And it worked. MetroHealth finished 2008 with a slim profit and, in March 2009, the Board of Trustees named Mr. Moran the permanent President and CEO. He warned then that the health system had another tough year ahead with more layoffs possible.18 But MetroHealth’s finances were rebounding, and the health system announced audited net income of $58.5 million in 2009 and $27.1 million in 2010.19

In September 2011, MetroHealth announced that another 450 jobs would be cut to save $30 million and prevent future losses.20 Three months later, Mr. Moran announced he would leave his post the following March, when his contract ended. The announcement was met with praise from MetroHealth Board Chair Ron Fountain, who commended Mr. Moran for putting the health system on strong financial footing, increasing cash on hand to $376.6 million, up from $250.5 million in 2007.21

“The trajectory of the hospital,” Dr. Fountain said, “is dramatically better today than it has ever been.”22

The following February, at MetroHealth’s State of the System address, Mr. Moran outlined a vision for the future of the health system that included building four new health centers, revamping the main campus, and obtaining health coverage that would help care for more of the county’s uninsured residents. That plan would be one of Mr. Moran’s lasting legacies.23

The effort to help the uninsured was led by John Corlett, Vice President of Government Relations and Community Affairs at MetroHealth from 2011 to 2015 and the former director of Ohio’s Medicaid office. Mr. Corlett led a team of clinicians and administrators to design the insurance plan and presented it to federal and state leaders to develop broad backing for the program. He succeeded in obtaining a waiver from the federal government that allowed MetroHealth to offer Medicaid to about 30,000 more people in Cuyahoga County who previously did not qualify for the government-funded program.24

The program, called MetroHealth Care Plus, made sure those who enrolled had primary care providers, dental care, prescription medicine plans, mental health and addiction services, and electronic medical records, as well as care coordinators who scheduled follow-up appointments and took other steps to keep patients healthy.25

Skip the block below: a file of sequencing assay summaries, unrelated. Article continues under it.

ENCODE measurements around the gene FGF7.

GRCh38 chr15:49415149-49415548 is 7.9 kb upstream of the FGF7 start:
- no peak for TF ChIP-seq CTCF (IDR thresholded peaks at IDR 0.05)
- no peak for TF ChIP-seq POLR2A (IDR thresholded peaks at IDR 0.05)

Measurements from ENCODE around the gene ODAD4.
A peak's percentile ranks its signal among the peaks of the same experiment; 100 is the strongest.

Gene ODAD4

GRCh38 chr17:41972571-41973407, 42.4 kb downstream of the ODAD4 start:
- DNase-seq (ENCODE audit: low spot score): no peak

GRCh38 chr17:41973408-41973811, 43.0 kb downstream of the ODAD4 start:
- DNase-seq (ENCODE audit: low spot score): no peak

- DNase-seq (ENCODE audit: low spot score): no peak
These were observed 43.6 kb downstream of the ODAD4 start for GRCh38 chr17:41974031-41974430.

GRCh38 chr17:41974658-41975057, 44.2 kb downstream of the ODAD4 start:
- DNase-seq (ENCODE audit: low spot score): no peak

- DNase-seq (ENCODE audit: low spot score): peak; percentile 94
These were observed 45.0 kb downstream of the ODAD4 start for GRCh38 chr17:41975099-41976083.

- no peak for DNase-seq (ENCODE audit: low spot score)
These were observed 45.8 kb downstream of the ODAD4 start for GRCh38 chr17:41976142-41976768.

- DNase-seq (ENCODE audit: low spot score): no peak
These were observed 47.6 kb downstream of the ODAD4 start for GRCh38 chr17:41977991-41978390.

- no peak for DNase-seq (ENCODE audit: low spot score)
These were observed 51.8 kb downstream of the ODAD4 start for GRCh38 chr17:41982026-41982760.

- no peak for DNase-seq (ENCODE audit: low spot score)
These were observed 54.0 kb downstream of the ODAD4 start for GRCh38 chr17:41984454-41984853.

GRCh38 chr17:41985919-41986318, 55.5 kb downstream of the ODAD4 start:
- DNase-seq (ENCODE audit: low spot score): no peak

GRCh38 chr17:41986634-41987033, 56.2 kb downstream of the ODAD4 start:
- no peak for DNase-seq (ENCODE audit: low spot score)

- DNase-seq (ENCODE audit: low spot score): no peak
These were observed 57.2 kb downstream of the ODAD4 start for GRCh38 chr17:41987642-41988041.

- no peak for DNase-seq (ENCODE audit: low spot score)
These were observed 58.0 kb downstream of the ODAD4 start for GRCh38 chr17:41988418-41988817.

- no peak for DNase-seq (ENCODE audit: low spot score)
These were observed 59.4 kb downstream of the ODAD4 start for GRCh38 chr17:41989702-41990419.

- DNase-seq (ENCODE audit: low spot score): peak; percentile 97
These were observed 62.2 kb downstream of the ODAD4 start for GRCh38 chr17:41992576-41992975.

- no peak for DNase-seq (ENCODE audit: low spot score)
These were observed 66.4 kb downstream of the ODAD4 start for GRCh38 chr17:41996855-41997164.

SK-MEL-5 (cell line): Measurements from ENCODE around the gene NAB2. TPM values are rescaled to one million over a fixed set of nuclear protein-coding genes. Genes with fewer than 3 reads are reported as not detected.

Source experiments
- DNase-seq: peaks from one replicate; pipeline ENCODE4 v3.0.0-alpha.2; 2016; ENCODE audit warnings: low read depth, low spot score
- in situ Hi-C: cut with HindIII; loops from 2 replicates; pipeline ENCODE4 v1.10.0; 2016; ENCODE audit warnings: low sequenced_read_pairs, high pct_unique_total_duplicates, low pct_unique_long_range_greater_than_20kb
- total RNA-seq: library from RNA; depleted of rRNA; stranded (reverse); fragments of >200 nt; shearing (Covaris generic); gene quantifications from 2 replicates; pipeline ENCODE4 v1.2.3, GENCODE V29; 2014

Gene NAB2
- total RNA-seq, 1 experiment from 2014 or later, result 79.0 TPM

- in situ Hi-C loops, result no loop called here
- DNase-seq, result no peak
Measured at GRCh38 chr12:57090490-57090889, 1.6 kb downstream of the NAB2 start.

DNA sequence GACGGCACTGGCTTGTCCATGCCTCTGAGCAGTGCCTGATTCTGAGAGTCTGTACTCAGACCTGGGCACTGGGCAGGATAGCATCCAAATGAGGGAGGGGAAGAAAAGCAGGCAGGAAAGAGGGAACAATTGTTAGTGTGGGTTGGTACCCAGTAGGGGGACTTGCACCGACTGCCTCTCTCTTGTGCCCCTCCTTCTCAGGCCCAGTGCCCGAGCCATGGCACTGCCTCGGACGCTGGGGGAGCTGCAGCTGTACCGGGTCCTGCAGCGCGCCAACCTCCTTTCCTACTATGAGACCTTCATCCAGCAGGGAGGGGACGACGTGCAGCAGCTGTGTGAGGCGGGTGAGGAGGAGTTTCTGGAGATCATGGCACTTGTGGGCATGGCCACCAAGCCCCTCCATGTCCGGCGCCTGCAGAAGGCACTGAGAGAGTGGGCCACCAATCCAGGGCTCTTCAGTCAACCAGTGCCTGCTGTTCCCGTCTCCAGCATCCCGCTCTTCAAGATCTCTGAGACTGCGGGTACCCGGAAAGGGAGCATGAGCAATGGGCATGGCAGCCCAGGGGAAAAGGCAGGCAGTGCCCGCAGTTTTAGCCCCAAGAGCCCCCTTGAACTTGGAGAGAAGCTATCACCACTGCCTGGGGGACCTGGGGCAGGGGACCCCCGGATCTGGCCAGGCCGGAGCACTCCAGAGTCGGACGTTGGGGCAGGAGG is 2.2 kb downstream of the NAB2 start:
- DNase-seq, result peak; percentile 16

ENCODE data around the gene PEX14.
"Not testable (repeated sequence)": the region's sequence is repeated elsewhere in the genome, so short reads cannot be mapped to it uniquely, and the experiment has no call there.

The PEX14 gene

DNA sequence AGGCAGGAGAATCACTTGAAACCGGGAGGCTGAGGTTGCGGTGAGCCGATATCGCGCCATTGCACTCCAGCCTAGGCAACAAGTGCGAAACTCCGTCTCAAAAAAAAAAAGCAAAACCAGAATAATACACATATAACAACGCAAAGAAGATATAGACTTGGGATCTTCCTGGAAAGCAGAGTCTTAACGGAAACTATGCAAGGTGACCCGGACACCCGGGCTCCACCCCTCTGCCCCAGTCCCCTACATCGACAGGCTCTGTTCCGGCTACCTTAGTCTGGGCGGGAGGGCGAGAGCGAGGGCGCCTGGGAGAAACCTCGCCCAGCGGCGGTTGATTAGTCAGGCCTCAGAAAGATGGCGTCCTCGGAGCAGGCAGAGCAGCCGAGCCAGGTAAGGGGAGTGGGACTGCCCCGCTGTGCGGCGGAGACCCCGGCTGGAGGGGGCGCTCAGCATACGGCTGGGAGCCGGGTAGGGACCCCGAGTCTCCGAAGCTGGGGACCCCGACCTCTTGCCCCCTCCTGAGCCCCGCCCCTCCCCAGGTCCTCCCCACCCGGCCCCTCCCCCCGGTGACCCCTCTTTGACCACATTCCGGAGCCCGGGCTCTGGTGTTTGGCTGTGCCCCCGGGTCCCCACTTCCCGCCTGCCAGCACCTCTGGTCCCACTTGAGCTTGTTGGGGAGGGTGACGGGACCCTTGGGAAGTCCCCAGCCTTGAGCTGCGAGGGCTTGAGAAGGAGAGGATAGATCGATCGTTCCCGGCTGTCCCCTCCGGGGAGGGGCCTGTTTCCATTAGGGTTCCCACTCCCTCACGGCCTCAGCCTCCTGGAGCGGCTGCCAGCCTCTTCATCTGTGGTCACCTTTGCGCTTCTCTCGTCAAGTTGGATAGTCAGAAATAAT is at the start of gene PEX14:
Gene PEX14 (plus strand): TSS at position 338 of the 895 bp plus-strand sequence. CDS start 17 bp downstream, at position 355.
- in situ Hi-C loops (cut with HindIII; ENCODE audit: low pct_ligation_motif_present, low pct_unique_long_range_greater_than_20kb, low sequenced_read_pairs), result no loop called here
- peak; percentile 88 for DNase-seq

“It fulfilled our mission and saved the hospital,” Mr. Moran said plainly. “It set it up so that [Dr.] Boutros and his team didn’t always have to worry.”

In its first year, the program brought $70 million in additional revenue to the health system while improving the health of thousands of residents of Cuyahoga County.

By reducing emergency department visits and complications often caused when those without insurance delay care, it saved the Medicaid program money, too. And it was so successful, it led to support from lawmakers for then–Ohio Governor John Kasich’s statewide expansion of Medicaid.26

In addition to that, outpatient centers Mr. Moran helped to launch opened in Middleburg Heights in 2013 and in Brecksville in 2016, and his planning laid the groundwork for MetroHealth’s campus transformation.

“I recognize that there have been 28 individuals who have had this leadership position in our 185-year history,” said Akram Boutros, MD, who was named President and CEO in 2013, after Mr. Moran’s departure, “and that our individual efforts must be viewed as one leg in a relay race. That in order to succeed and win, it is not only what you do during your part of the race, it’s critically important to build upon the success of the past runners. And it’s just as important to make sure that the person you’re passing the baton to has as much opportunity to succeed as possible.”27

Akram Boutros, MD
Transformational Leadership
Dr. Akram Boutros engages staff at all levels.